Hicks won't challenge post-release control order: lawyer Michael Sung at 11:24 AM ET
[JURIST] A lawyer for former Guantanamo Bay detainee David Hicks [JURIST news archive] said Monday that Hicks does not plan to challenge the legality of any control order [JURIST news archive] imposed after his release from prison in Australia. David McLeod said that Hicks is grateful for efforts made to secure his return to Australia and doesn't want to be seen as being difficult. Australia's Anti-Terrorism Act (No.2) 2005 [ANS backgrounder] allows the "overt close monitoring of terrorist suspects who pose a risk to the community." In April, the Australian government said that the Federal Police will determine whether Hicks will face a control order [JURIST report] following his release, currently scheduled for December 29.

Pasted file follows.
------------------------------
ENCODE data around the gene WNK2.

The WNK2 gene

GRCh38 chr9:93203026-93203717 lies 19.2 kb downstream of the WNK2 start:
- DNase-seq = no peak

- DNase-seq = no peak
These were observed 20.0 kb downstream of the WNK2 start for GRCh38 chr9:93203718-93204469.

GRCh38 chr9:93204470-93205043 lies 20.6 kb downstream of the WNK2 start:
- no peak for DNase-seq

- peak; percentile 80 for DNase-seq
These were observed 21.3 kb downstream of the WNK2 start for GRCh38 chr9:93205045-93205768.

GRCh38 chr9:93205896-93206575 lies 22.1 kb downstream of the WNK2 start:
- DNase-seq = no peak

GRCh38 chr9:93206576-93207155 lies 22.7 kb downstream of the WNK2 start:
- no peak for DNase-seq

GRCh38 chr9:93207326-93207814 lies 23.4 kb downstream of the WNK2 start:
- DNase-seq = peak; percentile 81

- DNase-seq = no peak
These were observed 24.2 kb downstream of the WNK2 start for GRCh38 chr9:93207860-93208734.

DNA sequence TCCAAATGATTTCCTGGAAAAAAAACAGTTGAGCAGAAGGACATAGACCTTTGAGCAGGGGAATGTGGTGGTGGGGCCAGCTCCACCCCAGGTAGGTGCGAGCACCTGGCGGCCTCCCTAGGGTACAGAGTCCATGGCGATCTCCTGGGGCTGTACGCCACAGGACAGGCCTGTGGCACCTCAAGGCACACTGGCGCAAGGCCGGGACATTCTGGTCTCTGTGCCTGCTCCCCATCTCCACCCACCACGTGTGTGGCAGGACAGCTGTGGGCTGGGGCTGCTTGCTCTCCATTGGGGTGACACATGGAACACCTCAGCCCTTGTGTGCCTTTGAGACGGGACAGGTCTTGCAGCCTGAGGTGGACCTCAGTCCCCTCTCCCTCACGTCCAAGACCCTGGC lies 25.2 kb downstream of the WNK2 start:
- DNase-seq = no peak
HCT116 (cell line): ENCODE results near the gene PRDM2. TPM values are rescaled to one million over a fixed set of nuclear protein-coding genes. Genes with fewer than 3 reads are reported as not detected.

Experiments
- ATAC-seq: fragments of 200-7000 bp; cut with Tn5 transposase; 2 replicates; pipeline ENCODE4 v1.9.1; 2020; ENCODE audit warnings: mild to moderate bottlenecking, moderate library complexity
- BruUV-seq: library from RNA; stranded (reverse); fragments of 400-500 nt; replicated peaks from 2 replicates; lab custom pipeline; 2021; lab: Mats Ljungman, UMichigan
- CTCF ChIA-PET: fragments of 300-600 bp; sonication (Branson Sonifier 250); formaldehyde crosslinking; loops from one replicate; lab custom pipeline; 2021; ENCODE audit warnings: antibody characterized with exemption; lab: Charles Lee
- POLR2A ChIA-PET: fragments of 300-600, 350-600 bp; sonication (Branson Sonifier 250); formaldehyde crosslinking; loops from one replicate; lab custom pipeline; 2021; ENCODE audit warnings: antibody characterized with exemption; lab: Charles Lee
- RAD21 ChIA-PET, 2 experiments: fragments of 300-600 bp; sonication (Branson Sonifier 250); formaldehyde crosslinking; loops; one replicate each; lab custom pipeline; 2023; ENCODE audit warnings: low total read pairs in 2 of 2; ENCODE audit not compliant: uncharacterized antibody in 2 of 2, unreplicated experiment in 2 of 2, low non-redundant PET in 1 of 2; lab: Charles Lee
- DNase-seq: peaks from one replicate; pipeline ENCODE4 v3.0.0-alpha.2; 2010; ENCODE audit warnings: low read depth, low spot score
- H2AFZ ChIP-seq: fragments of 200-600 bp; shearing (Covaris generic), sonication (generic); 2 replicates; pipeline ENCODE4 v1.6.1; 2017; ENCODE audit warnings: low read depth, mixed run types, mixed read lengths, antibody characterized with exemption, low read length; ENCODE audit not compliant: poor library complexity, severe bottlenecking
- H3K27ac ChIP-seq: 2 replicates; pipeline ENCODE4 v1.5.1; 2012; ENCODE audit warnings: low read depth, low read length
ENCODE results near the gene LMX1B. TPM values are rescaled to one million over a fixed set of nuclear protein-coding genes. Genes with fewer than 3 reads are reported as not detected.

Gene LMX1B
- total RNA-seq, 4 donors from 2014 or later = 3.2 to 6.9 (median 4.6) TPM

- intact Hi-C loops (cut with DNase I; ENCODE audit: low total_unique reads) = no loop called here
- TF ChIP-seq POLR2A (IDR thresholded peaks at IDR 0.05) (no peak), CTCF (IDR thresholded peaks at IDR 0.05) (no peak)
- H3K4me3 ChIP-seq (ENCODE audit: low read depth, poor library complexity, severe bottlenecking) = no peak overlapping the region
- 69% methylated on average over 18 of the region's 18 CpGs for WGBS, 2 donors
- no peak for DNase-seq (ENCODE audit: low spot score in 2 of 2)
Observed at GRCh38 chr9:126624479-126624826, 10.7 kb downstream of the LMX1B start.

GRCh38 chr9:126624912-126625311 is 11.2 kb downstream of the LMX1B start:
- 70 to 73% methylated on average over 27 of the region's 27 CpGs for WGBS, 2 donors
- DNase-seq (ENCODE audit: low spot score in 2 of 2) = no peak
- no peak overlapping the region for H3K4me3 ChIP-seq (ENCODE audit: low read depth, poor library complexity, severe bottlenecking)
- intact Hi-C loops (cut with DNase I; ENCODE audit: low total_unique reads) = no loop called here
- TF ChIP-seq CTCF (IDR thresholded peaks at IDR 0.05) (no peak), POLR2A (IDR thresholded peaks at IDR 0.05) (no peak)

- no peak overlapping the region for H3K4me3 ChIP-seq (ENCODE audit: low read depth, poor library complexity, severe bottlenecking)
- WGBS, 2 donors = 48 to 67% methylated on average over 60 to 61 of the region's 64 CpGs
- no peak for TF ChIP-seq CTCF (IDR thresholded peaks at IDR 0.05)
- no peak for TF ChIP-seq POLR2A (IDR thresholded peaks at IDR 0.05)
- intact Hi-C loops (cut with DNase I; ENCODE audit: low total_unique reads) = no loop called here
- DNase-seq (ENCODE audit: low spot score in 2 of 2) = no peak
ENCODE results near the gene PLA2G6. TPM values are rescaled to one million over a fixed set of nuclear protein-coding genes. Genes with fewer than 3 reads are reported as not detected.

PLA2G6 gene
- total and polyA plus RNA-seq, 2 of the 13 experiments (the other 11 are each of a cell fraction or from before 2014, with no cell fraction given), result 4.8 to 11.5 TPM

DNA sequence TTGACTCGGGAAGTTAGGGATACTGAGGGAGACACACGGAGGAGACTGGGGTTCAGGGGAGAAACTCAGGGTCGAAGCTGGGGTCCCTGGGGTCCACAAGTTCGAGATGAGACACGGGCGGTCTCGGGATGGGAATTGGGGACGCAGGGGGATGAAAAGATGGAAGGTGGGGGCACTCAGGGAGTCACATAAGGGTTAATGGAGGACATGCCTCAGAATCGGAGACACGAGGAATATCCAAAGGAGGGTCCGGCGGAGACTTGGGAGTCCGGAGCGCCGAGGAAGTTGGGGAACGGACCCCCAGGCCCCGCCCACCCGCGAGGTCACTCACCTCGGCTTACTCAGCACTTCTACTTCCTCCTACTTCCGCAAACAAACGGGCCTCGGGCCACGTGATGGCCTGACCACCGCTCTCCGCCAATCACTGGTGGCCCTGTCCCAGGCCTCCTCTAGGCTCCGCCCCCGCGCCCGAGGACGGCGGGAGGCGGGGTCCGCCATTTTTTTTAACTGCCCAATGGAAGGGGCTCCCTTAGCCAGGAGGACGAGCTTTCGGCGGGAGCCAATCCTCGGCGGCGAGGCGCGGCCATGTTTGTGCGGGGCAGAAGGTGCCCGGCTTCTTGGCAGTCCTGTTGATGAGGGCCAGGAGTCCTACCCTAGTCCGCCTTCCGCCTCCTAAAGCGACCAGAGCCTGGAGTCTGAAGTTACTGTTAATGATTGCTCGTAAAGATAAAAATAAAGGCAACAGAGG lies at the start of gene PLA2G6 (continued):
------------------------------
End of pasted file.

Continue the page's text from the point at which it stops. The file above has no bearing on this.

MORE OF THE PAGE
Hicks was transferred to Australia [JURIST report] Sunday to serve the remainder of his nine-month prison sentence at a maximum security prison near his hometown of Adelaide, South Australia. Hicks, who spent more than five years in US custody since being captured in Afghanistan, pleaded guilty to a charge of supporting terrorism [JURIST reports] in March. Under the plea agreement [text], Hicks was required to state that he "has never been illegally treated" while held as an enemy combatant by the United States and that his detention was lawful pursuant the laws of armed conflict. He also agreed not to take any legal action against the United States for his treatment during his five-year detention. The plea agreement includes provisions limiting Hicks' contact with the media. The Australian attorney general has said the gag order cannot be enforced, but Hicks' lawyer has said that Hicks will not violate the gag order [JURIST reports] because he is not interested in speaking to the media. AP has more. News.com.au has additional coverage.
Paper Chase is JURIST's real-time legal news service, powered by a team of 30 law student reporters and editors led by law professor Bernard Hibbitts at the University of Pittsburgh School of Law. As an educational service, Paper Chase is dedicated to presenting important legal news and materials rapidly, objectively and intelligibly in an accessible, ad-free format.